2021 – current: Lecturer in Conservation Science
Deakin University, Burwood


My research focuses on finding real-world solutions to invasive species management and spans the fields of threatened species ecology, landscape ecology, trophic dynamics, island ecology, conservation biology and human-wildlife conflict. I regularly bring this research into the classroom, as a core member of the Wildlife and Conservation biology course team.

Units include:
SLE302 – Wildlife Field Studies (unit chair)
SLE301 – Professional Practice (unit chair)
SLE151 – Biodiversity: A global perspective (unit chair)
SLE226 – Environmental Team Based Research
SLE114 – Introduction to Parks and Wildlife

2018 – 2021: Associate Lecturer in Conservation Biology Deakin University, Burwood

At the beginning of 2018 I was offered my first contract position at Deakin University. This position has seen me teach extensively into the Bachelor of Environmental Science (Wildlife and Conservation Biology) degree as well as the Bachelor of Environmental Science (Environmental Management and Sustainability) degree.

Units include:
SLE310 – Pest Plants and Animals
SLE322 – Landscape Ecology (unit chair 2020)
SLE324 – Australian Vertebrates
SLE309 – Wildlife Conservation
SLE302 – Wildlife Field Studies
SLE301 – Professional Practice (unit chair 2020)
SLE226 – Environmental Team Based Research
SLE151 – Biodiversity: A Global Perspective (unit chair 2019)
SLE121 – Environmental Sustainability (unit chair 2019)
SLE114 – Introduction to Parks and Wildlife

2016 – 2021: PhD Candidate, Centre for Integrative Ecology Deakin University, Burwood

My PhD research focuses on the trophic dynamics of invasive species within insular ecosystems and works to better understand these interactions to facilitate improved endangered species recovery within these ecosystems. See “Projects” for more information.

2015 – 2016:    Research Technical Officer: Fauna Translocations Phillip Island Nature Parks, Phillip Island. 

This short-term contract was focused on the recovery of eastern barred bandicoots. The species is considered Extinct in the Wild within Victoria and the eastern barred bandicoot recovery team had initiated projects to establish the species on fox-free offshore islands.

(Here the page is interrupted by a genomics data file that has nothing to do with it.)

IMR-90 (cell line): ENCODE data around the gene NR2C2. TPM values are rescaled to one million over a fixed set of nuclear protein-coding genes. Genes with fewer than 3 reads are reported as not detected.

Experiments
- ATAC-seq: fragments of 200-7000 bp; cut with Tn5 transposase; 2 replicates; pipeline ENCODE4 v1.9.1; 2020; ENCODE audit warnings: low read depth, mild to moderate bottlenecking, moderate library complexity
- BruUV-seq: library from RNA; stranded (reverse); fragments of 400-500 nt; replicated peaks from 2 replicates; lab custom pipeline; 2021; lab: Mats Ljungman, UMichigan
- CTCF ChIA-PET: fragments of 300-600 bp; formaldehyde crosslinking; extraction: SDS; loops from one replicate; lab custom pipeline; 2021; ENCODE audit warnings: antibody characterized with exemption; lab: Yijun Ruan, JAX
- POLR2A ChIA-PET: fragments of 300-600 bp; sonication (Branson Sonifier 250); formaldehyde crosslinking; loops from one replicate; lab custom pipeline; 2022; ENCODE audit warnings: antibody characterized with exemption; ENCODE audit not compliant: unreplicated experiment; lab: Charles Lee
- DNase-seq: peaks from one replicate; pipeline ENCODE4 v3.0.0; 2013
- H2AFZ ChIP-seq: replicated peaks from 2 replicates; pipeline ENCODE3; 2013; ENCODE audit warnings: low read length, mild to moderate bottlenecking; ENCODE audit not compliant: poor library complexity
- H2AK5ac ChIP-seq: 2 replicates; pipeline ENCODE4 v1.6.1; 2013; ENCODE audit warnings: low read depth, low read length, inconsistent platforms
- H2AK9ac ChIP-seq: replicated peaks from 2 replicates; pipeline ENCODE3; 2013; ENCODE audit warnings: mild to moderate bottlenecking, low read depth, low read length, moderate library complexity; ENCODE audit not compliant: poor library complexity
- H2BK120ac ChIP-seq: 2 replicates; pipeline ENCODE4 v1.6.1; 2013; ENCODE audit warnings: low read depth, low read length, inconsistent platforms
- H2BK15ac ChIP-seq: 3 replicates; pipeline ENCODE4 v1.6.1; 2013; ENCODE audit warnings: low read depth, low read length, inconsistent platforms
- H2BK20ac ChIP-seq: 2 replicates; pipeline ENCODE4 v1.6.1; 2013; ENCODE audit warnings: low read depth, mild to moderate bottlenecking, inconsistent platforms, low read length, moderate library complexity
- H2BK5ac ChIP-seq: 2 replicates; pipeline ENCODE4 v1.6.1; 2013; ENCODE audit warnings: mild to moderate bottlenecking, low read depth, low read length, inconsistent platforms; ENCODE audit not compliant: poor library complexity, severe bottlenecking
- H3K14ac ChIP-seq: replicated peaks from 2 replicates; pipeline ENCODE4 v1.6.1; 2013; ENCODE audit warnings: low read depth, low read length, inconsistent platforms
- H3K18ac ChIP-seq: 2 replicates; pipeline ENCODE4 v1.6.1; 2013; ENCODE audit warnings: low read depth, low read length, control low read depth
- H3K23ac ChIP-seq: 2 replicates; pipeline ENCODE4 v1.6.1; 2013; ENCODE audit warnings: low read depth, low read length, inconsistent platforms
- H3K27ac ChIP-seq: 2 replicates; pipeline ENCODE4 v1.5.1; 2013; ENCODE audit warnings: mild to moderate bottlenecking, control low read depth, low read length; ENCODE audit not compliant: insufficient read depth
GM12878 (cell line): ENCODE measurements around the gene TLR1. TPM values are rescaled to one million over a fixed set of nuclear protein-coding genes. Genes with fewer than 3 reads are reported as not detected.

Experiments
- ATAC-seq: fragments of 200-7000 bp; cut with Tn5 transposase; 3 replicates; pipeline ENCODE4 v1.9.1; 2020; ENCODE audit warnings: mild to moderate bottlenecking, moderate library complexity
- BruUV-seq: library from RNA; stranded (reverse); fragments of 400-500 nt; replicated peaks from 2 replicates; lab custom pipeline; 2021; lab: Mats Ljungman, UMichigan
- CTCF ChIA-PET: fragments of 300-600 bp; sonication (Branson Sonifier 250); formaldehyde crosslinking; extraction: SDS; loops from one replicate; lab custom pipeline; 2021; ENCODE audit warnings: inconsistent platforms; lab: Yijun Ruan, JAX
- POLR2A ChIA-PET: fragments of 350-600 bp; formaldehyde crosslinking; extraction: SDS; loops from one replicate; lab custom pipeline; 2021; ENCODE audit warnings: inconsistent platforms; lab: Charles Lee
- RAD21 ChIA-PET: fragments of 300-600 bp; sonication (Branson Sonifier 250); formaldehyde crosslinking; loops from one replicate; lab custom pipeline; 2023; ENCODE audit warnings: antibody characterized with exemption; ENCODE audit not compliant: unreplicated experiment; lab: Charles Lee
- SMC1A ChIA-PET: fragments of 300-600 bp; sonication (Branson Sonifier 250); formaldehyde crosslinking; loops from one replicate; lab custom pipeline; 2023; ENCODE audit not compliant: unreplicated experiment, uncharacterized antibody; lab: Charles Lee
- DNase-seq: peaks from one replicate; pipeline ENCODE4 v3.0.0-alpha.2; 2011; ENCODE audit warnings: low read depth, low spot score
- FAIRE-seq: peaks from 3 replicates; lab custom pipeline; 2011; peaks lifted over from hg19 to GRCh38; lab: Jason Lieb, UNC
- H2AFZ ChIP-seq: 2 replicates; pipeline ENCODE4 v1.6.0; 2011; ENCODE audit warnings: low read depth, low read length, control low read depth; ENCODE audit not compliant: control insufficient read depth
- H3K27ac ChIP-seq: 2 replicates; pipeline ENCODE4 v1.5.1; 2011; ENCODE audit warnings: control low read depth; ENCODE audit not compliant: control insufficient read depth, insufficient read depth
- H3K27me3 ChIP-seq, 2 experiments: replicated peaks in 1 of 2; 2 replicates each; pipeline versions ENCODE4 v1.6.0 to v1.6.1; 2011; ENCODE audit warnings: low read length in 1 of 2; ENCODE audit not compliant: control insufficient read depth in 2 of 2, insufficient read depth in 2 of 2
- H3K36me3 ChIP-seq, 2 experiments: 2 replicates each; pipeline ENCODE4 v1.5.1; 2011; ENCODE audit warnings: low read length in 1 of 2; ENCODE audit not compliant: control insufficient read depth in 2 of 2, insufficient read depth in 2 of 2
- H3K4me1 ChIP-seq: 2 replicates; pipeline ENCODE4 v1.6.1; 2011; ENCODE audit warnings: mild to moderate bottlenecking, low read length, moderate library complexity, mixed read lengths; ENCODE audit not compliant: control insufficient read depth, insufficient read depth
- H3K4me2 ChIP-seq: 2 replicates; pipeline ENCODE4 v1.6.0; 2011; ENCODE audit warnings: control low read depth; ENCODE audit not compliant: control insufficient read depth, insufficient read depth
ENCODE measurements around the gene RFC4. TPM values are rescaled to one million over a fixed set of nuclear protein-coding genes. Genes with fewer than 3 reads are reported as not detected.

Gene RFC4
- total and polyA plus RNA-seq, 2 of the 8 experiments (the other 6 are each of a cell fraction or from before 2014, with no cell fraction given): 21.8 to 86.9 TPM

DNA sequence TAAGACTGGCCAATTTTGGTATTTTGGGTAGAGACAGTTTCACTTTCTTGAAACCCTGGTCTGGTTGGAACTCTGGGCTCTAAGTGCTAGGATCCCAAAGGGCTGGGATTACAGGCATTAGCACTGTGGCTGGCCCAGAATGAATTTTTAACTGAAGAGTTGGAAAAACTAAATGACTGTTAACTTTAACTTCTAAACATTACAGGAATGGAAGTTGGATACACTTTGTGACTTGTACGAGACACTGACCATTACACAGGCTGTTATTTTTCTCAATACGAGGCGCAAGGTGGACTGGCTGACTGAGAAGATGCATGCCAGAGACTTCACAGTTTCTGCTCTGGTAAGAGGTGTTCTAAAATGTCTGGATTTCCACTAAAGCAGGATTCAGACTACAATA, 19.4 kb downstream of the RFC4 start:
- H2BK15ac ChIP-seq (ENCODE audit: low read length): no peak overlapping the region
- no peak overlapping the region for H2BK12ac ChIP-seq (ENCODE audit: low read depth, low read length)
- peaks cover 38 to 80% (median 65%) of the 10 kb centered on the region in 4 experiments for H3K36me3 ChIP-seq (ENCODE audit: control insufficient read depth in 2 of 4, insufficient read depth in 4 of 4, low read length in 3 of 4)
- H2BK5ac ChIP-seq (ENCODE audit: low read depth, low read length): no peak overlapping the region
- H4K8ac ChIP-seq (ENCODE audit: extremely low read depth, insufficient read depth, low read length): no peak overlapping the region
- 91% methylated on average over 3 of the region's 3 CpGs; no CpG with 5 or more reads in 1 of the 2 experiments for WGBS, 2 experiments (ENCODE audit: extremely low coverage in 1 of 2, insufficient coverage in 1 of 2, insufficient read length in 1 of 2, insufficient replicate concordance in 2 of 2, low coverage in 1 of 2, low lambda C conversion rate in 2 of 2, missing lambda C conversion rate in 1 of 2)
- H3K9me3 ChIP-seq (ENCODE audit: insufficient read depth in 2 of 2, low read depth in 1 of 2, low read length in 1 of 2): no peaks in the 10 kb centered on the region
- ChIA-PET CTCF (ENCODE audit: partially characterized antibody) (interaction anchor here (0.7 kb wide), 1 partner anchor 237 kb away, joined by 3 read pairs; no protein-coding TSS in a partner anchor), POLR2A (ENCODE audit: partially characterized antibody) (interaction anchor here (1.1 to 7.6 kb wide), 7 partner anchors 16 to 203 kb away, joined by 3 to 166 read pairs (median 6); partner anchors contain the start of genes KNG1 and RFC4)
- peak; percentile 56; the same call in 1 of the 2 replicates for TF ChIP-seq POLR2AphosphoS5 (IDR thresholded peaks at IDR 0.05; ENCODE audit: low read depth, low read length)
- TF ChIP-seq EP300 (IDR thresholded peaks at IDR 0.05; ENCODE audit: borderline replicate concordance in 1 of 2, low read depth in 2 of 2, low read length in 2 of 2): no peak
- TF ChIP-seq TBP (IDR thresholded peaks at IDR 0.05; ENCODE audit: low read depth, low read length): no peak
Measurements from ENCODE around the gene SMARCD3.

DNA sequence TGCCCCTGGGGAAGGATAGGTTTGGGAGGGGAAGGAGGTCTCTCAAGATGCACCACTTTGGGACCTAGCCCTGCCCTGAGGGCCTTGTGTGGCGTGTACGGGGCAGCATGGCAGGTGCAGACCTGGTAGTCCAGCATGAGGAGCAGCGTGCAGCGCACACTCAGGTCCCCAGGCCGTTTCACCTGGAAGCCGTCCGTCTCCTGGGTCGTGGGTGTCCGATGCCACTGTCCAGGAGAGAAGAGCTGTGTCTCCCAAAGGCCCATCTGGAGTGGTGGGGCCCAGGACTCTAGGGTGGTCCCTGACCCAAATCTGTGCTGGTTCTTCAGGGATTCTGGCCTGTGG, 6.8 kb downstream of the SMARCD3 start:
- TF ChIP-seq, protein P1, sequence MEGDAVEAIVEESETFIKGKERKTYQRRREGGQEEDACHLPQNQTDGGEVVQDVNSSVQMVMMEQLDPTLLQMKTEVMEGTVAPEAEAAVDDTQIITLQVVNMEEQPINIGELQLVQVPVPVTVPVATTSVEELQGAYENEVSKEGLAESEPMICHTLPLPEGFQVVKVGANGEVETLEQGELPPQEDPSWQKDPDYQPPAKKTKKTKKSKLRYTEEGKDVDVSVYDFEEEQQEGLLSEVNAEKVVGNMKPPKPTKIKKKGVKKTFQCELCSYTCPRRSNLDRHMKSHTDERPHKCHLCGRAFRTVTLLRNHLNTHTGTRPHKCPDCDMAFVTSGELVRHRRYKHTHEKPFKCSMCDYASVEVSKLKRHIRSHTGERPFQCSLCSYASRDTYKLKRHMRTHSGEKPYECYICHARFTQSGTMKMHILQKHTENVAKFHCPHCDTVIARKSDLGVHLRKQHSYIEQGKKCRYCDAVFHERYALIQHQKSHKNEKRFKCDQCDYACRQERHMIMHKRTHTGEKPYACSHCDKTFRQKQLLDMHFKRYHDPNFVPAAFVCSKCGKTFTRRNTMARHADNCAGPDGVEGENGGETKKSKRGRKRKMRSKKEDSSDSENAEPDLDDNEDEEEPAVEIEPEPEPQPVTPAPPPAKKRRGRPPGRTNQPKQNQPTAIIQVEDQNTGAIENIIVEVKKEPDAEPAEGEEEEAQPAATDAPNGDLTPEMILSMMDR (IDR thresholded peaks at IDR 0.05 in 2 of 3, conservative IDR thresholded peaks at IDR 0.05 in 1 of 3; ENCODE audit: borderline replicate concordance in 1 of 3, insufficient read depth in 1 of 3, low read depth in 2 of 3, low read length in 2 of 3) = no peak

My role was to monitor the introduced population of bandicoots on Churchill Island (just off the coast of Phillip Island) and quantify individuals’ health, survivorship and habitat use. This information has subsequently been used to identify critical habitat characteristics, immediately post release. You can read more here this research here: and under ‘Projects’

2012 – 2017: Casual Academic Deakin University, Burwood

I was involved as a supportive tutor and demonstrator both in on-campus and field-based teaching units. These units ranged from first year Environmental Sustainability, to second year statistics and third year field programs.

2012: Bachelor of Environmental Science (Honours) Deakin University, Burwood

My Honours research investigated the presence and distribution of native and invasive rodents on Phillip Island. This project was initiated after the broad-scale knockdown of the introduced red fox as part of their fox eradication program (subsequently deemed successful in 2017). My core focus was to determine if any native small mammals were still present and which invasive rodents were most abundant. You can read more about this research here:

2009 – 2011: Bachelor of Environmental Science (Wildlife and Conservation Biology) Deakin University, Burwood

This undergraduate degree had a strong focus on experiential learning, with numerous field trips designed to develop practical ecological skills. During my time as an undergraduate I was also heavily involved in the Deakin Enviro Club, elected President for two years.

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